Symposium “Mechatronic knee joints: Safety. Performance. Perception. From Catchphrase to Consolidation”
MPKs in low mobility Patients
The symposium (30 Nov.) provided an overview with experts sharing their research and progress in promoting good quality of life for users.
Arun Jayaraman, PhD (Executive Director Technology & Innovation Hub at Shirley Ryan Ability Lab, Chicago), focused on his research in dysvascular transfemoral amputations. Through a longitudinal randomized clinical trial, he and his research team have studied the potential benefits for patients of a more advanced prosthesis: “This showed us that providing someone with a microprocessor controlled knee (MPK), together with the appropriate foot complex, transitions someone who is at a K2 level to a higher functional level, which means that, with appropriate acclimatization and home use, we can see people getting better. These are significantly clinically meaningful improvements,” says Dr Jayaraman. His aim was to investigate how individuals with transfemoral amputation at MFCL K2 level and a C-Leg with appropriate foot, were affected in terms of mobility, safety and ability everyday tasks. The research findings show clinically meaningful improvements in walking speed, reduction in falls and high participation scores, overall showing an improved quality of life.
Speakers Fiona Davie-Smith, PhD (Clinical Coordinator Scottish Specialist Prosthetics Service, NHS Greater Glasgow and Clyde) and Bruce Carse, PhD (Clinical Scientist, West of Scotland Mobility and Rehabilitation Centre, NHS Greater Glasgow and Clyde), presented their findings of real-world data from patients transitioning from a mechanical to a microprocessor knee. The basis for the study was patients with low activity who had undergone a unilateral transfemoral amputation. Previous research shows that this patient group benefits from the use of MPK based on them being older, having low mobility and having a higher propensity to fall. Through gait analysis, the research team was able to identify kinematic changes linked to the use of MPK. During the talk, two patient cases were presented, attendees saw videos showing gait improvement, and Davie-Smith and Carse explained the patient history and the evaluation of patient-specific outcomes.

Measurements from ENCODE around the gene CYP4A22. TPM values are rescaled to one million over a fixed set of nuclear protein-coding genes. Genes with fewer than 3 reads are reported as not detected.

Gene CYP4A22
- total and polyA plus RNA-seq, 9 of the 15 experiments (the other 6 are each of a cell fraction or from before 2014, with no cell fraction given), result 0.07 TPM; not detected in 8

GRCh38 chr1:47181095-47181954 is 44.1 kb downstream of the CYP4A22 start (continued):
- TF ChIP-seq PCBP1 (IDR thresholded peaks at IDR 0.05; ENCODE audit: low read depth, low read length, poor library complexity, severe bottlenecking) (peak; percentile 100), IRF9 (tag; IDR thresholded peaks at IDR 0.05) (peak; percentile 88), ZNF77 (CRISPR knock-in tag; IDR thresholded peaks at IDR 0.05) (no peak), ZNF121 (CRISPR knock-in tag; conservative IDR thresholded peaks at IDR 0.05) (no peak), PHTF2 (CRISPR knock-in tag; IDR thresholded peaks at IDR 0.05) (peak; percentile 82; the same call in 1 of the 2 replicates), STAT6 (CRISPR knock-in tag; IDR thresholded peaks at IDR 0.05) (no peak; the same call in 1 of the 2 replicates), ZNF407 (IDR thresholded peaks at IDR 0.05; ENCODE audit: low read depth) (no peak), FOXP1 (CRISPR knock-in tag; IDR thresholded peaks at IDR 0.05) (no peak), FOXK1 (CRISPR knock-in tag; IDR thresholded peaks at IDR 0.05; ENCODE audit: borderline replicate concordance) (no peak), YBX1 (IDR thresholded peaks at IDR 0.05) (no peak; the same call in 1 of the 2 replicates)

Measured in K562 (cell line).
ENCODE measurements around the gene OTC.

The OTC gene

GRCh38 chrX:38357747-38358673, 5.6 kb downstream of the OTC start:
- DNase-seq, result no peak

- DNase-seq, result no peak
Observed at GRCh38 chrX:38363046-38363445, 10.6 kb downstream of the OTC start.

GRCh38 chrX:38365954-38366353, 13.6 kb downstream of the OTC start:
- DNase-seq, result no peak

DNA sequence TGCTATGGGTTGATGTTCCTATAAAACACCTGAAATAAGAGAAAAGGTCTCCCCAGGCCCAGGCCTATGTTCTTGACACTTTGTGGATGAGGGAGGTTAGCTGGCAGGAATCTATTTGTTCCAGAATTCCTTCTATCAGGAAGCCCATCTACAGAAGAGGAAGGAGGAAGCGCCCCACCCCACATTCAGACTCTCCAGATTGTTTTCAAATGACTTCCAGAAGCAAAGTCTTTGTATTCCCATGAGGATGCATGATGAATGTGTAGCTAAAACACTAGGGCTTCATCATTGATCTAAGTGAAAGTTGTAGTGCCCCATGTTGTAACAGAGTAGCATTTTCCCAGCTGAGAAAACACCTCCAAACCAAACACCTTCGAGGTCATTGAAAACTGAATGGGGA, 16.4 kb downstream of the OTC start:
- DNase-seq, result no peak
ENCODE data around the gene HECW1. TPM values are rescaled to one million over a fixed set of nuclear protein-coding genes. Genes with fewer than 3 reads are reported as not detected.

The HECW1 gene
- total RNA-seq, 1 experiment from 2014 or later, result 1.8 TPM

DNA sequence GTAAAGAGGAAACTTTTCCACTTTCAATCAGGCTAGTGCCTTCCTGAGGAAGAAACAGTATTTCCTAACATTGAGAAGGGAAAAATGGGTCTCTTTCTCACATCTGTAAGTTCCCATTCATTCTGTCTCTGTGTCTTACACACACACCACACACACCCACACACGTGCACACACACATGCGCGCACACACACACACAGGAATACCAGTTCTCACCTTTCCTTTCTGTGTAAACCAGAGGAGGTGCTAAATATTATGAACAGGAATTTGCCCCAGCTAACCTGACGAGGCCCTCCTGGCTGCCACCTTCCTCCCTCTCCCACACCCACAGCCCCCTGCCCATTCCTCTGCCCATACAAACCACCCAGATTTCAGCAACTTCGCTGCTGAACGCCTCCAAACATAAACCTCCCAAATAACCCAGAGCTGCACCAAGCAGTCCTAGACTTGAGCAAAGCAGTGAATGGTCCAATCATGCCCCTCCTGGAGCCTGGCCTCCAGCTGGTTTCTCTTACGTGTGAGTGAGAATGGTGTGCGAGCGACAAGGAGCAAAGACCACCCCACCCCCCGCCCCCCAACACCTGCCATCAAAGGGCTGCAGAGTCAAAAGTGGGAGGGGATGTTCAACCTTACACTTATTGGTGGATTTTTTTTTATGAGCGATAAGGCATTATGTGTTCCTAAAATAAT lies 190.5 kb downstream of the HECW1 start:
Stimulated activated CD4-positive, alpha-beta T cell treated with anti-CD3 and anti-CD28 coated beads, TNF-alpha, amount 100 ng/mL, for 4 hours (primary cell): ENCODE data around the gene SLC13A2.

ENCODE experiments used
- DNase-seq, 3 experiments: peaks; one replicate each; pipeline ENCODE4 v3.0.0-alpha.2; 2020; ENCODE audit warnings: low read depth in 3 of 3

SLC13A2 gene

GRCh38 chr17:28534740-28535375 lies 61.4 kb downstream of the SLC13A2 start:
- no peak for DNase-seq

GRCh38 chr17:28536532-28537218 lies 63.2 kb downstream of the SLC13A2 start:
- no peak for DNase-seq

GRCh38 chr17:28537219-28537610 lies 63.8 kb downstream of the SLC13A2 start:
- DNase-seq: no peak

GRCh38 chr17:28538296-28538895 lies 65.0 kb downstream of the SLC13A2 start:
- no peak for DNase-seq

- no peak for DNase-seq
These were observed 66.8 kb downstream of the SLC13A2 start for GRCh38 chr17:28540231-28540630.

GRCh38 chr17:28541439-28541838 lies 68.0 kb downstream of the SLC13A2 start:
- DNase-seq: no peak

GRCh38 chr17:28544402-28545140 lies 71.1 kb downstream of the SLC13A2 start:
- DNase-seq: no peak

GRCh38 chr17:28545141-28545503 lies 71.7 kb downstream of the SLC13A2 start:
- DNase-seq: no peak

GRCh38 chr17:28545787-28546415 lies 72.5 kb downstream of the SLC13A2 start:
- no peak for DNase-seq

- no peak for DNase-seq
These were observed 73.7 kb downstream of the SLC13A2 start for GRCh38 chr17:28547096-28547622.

The study by Carse and Davie-Smith shows sufficient data to support MPK in low-activity prosthetic users. They summarize benefits as improved confidence, fewer fall incidents and reduced gait deviations, but also changing to a MPK potentially being transformative to the low activity user. By way of conclusion, the team presented a quote from one of the participants, showing his experience of transitioning to a MPK: “I can walk like normal, people seeing me in the street don't think I am an amputee with this leg but the old one, it was away out and doing big circles.”
Dr Andreas Hahn (Vice President Clinical Research & Services Ottobock HealthCare Products GmbH, Vienna) shared a meta-analysis evaluating the effects of MPK. Clinical research is showing benefits regarding the use of MPK in terms of performance, safety, perception and cost-effectiveness. However, access to MCFL-2 is limited and one reason for this was often claimed to be the lack of clinical evidence. Through a systematic review of nine databases, study outcomes were categorized according to safety, performance and perception. The analysis shows how clinical evidence has increased significantly, and the study results support MPK as a valuable therapeutic option for individuals with transfemoral amputation and low mobility where lack of evidence may no longer be claimed: “We can see that this has been a very active field of research over the years. A vast number of studies of good validity are shown. Not a single result of these studies favors NMPK over MPK, which I think is remarkable.”
Moderator Prof Dr Frank Braatz (Head of Medical Orthobionics, Clinic for Orthopaedic and Trauma Surgery at Göttingen University Hospital and Professor for Medical Orthobionics at PFH) summarized the webinar: “Safety and quality of life are very important for patients with amputation and limited mobility. There are many studies on the use of MPKs in patients with lower K values and the symposium gave us an excellent overview of the current studies. Even so, the continuously growing evidence support clinicians in their decisions further and we are looking forward to future research.”
You can watch a video of the online event here.